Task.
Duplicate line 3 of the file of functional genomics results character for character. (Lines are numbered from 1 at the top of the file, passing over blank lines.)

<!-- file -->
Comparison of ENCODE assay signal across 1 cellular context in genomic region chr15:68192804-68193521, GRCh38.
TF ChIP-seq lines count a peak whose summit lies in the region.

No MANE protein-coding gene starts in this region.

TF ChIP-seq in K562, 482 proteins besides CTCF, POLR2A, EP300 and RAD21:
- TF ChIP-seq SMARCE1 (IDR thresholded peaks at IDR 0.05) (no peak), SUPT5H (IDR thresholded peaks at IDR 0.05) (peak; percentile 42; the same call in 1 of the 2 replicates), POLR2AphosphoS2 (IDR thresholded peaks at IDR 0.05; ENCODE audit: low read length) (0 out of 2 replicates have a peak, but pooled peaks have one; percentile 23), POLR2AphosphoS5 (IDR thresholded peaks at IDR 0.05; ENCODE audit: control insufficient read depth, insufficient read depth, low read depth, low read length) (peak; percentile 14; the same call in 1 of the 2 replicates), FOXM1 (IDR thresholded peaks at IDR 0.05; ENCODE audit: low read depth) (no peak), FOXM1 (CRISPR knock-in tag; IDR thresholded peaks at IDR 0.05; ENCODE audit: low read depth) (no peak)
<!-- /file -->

No MANE protein-coding gene starts in this region.